She chose a photo designed to summon creative juices. Immensely intrigued, I committed time and Souldipper space to get to know this child who reached out of a picture and touched my soul.
We were invited to write a descriptive piece using as many senses as possible.
Nine year old Devon moved officiously from behind the wheelchair. “What are you spraying?”
The caregiver paused with a tired sigh dreading an encounter with a precocious child. “I’m refreshing your grandfather’s room.” Pssst! The putridly sweet-scented substance that promised spring violets stung Devon’s eyes.
“Please stop. He hates that stuff. It makes him sick.” Devon saw she was being ignored. She had to stop this woman. For courage, she reached over and grabbed her grandfather’s dry, tissue-paper hand. The overpowering chemical spread a tickling sting in Devon’s nasal passages. At first she considered stopping it, then joyfully released a loud, snorting sneeze, “Ah choo!”
The spraying stopped.
The caregiver picked up her basket to leave, then said, “What’s he doing with those scissors? Where did he get them?”
“I brought them. He’s gonna cut his beard as soon as he finishes with my IPod. He’s listening to me sing in our school play. The Wizard of Oz. Then we’re going for turkey dinner at my Aunt Molly’s house.”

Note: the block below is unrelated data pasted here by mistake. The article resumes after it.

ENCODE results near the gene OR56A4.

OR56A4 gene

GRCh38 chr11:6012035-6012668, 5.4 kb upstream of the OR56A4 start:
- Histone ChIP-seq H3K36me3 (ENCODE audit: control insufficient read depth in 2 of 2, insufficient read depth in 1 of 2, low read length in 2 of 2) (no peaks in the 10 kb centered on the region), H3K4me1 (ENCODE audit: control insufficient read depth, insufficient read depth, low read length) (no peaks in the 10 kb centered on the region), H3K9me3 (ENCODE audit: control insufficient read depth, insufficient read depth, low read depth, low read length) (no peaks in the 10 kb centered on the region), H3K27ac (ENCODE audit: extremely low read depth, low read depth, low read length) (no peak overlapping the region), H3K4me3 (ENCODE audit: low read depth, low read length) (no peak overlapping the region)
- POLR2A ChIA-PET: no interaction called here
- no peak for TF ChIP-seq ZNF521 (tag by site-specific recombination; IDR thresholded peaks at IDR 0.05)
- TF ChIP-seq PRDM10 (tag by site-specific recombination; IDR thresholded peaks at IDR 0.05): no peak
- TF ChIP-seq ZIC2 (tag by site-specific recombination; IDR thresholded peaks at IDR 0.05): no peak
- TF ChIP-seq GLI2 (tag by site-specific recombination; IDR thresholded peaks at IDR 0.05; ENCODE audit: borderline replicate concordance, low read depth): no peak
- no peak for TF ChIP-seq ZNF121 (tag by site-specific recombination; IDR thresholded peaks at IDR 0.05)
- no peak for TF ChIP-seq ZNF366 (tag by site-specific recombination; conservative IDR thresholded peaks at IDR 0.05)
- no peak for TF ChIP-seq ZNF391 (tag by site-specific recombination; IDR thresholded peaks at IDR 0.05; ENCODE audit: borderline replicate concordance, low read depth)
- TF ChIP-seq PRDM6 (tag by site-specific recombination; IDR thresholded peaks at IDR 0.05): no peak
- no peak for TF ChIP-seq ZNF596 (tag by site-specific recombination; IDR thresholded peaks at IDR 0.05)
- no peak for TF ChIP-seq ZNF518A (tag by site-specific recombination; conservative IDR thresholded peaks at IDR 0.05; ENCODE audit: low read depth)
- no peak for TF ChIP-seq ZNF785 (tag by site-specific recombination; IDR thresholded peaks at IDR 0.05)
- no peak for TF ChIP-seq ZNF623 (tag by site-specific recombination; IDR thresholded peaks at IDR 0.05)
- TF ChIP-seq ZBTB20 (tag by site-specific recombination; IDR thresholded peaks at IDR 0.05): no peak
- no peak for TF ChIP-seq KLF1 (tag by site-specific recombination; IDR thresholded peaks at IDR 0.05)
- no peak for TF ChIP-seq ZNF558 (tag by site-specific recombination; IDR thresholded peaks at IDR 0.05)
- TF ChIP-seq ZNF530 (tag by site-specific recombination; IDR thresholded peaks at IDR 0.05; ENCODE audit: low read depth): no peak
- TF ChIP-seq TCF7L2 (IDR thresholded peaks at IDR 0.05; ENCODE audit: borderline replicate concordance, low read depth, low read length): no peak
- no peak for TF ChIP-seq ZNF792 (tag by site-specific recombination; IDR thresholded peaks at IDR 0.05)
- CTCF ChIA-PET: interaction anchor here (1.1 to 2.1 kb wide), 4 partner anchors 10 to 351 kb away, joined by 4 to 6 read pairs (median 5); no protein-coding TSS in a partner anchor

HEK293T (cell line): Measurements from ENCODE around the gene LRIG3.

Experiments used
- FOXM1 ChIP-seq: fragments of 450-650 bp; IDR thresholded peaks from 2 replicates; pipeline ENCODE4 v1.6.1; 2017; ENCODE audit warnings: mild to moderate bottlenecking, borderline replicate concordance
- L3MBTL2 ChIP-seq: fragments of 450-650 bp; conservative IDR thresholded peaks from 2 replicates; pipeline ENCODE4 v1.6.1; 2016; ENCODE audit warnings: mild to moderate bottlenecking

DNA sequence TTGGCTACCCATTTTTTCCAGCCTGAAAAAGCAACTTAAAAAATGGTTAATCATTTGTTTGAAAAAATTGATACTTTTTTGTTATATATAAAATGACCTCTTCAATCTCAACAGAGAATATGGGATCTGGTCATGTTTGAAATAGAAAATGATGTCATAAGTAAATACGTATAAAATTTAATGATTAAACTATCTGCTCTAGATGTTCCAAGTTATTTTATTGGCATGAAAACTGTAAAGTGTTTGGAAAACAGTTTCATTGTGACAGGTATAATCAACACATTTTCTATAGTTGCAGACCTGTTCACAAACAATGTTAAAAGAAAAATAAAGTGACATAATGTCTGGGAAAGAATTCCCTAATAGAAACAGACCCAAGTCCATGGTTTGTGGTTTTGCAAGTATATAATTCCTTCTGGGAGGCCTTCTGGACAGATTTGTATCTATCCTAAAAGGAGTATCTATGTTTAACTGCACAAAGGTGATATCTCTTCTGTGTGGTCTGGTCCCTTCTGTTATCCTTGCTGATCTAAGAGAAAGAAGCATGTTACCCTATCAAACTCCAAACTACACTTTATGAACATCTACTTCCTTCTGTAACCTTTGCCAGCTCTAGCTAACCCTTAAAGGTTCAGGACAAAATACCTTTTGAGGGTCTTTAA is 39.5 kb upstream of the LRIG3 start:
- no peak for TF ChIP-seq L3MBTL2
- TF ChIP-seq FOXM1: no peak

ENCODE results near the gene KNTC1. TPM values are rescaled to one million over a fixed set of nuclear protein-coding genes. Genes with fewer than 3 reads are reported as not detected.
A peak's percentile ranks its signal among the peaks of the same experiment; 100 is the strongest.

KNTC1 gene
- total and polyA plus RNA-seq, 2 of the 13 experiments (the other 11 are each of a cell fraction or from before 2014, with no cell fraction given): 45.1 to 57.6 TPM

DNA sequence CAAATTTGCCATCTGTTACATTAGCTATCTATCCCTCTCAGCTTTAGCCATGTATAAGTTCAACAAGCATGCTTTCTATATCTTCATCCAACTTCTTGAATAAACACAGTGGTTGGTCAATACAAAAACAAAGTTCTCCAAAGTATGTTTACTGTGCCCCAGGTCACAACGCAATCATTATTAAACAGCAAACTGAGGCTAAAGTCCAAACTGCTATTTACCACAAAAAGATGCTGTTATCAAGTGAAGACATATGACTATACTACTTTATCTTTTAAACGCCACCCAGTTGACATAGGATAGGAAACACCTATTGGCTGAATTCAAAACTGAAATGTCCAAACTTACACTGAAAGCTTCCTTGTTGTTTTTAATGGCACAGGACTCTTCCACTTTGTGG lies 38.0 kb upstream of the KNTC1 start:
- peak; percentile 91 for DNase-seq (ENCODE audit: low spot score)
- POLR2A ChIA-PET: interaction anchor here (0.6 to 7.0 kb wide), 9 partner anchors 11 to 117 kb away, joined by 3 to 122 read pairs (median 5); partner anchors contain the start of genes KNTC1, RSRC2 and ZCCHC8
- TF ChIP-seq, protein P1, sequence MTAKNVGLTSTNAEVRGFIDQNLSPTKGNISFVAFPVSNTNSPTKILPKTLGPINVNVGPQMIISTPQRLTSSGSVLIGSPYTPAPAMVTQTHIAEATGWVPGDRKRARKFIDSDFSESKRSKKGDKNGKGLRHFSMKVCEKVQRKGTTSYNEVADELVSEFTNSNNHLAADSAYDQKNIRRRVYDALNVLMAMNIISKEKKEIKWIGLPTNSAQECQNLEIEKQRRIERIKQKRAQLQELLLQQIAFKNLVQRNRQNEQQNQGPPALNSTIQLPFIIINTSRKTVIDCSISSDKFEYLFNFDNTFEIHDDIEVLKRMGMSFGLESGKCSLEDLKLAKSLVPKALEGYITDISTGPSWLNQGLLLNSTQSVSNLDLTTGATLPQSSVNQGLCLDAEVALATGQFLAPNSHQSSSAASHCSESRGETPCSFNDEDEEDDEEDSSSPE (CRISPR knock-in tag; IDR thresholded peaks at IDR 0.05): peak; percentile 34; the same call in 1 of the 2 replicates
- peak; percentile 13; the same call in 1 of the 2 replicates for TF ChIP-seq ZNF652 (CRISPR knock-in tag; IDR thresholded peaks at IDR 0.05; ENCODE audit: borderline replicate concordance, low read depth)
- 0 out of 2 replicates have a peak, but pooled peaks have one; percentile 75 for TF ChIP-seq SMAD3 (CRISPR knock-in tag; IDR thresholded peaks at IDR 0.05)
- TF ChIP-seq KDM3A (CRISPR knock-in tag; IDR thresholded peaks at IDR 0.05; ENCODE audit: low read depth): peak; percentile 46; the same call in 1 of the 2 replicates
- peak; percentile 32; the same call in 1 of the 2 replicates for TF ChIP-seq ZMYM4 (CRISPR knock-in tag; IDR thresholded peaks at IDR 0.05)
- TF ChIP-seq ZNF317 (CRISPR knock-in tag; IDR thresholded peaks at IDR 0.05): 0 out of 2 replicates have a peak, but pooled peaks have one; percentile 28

“He’s not supposed to have sharp scissors.”
“Maybe my grandpa can’t walk, but he can cut his beard.” Devon’s tone rose with defensiveness.
The caregiver stood with her hands on her hips, “I’ll have to take them from him.”
Devon knew the IPod would soon be finished. She had to take care of this immediately, “My grandpa knows how to do everything. He carried a friend over a mine field when he was soldier. That friend visits grandpa all the time. He saved my mom and my aunt once from a fire. He saved tons of animals. He used guns, knives, razor blades, saws, axes… You should listen to my grandpa’s stories sometime. Scissors don’t scare him.”
“I’m sure you know why rules exist. I bet your mother has rules about scissors.”
“Well when my grandpa runs with these scissors, you can tell him the rules.” Devon’s eyes darkened with defiance as she flashed a look at her grandfather to make certain the Wizard was still playing. “Me and grandpa never talk about rules. He told me that the only people who need rules are the ones who don’t know how angels think.”
Grandfather suddenly shouted above the applause that only he could hear, “My goodness, sweetheart, that was some performance!”